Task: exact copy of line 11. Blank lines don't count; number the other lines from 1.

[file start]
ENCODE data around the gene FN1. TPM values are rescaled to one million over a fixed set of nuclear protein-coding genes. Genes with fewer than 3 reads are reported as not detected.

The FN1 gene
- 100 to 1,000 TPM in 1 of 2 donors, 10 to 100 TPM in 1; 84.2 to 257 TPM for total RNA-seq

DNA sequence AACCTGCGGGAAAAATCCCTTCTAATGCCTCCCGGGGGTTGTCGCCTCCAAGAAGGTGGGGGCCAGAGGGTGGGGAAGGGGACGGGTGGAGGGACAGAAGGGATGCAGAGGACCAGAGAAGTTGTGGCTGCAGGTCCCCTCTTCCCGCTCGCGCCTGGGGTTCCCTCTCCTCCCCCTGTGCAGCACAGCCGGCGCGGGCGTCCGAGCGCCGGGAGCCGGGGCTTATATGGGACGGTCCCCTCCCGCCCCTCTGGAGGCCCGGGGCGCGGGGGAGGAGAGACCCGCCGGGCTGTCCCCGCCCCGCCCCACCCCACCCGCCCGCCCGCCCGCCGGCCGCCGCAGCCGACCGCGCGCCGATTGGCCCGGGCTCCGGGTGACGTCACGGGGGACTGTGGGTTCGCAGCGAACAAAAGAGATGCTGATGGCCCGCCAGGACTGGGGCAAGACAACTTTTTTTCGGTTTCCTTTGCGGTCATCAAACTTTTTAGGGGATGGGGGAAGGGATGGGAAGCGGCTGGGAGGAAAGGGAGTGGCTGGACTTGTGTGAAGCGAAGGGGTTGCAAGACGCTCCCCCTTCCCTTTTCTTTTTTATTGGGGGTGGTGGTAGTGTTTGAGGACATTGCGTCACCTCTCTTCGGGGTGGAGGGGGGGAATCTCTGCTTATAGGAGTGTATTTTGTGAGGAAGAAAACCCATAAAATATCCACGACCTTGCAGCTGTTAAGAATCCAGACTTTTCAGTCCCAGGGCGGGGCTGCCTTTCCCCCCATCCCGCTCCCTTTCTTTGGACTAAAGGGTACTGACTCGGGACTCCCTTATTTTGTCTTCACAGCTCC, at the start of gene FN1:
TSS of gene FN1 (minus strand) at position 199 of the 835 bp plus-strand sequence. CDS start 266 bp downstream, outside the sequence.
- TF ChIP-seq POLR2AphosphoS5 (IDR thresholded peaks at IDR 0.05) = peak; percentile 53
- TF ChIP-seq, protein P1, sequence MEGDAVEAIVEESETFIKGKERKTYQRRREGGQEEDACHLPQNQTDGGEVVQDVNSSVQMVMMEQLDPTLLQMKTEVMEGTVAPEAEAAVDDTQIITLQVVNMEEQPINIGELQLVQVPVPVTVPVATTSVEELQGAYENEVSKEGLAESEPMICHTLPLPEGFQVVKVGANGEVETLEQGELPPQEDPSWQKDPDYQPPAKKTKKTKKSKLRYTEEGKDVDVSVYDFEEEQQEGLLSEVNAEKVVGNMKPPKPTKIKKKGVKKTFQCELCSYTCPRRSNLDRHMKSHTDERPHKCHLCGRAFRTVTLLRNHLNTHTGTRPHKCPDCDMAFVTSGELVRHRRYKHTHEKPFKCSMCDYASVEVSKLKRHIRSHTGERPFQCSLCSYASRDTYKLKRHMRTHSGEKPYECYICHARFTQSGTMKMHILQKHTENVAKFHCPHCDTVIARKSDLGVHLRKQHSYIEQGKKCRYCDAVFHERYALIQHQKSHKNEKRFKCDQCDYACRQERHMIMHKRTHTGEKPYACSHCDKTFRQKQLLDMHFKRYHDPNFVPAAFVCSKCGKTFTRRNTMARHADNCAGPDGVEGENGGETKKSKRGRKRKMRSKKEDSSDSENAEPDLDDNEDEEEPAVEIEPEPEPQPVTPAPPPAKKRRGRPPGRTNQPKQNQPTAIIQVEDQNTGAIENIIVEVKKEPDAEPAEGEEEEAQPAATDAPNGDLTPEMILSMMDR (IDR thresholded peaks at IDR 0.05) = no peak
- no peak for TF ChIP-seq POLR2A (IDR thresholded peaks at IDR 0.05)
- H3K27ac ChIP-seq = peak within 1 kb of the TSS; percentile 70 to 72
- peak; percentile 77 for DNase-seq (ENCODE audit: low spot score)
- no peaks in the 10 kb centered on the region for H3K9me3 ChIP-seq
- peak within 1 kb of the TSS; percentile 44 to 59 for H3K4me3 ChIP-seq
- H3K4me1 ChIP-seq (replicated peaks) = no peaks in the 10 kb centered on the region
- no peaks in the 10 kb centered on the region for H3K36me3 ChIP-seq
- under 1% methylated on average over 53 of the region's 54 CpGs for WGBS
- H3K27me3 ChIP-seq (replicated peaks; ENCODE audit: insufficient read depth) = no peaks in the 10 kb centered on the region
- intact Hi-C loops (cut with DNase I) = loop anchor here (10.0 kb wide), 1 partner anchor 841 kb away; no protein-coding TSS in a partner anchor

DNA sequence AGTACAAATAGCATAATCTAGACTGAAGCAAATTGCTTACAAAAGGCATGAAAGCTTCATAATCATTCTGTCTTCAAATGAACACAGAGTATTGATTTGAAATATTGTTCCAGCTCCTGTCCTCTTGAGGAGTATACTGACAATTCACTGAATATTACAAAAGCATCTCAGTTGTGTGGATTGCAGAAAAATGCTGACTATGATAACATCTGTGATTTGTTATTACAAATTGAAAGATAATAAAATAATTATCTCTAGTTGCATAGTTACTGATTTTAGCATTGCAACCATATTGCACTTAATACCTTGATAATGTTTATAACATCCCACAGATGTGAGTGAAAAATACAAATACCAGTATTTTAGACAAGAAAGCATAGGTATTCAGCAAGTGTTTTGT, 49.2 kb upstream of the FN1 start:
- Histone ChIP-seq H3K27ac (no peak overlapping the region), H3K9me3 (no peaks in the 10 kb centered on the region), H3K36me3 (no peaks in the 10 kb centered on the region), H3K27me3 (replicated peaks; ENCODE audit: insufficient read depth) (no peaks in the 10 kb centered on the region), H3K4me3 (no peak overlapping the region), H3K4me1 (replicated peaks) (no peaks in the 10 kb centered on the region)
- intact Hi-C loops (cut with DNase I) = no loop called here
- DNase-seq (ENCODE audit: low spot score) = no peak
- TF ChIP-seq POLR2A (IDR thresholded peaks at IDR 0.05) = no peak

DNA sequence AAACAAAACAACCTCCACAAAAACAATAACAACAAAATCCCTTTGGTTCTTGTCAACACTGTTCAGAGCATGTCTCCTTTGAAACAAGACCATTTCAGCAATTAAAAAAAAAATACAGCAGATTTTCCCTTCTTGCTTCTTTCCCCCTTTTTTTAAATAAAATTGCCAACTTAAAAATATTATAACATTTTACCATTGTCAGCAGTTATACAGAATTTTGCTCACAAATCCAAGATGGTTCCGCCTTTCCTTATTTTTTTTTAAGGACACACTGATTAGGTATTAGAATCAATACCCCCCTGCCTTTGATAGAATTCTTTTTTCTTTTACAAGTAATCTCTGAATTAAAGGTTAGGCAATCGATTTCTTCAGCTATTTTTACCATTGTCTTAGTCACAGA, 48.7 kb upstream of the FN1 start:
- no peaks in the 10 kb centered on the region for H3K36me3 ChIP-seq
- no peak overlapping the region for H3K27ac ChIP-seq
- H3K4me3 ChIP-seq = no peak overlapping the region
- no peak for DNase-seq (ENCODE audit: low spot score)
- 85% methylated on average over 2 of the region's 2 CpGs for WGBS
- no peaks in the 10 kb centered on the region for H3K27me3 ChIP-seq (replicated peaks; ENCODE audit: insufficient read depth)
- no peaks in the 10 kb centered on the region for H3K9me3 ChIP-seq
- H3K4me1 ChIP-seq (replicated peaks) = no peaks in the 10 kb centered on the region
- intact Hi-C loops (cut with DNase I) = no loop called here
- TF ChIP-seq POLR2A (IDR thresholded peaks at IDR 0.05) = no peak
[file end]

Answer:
- no peaks in the 10 kb centered on the region for H3K9me3 ChIP-seq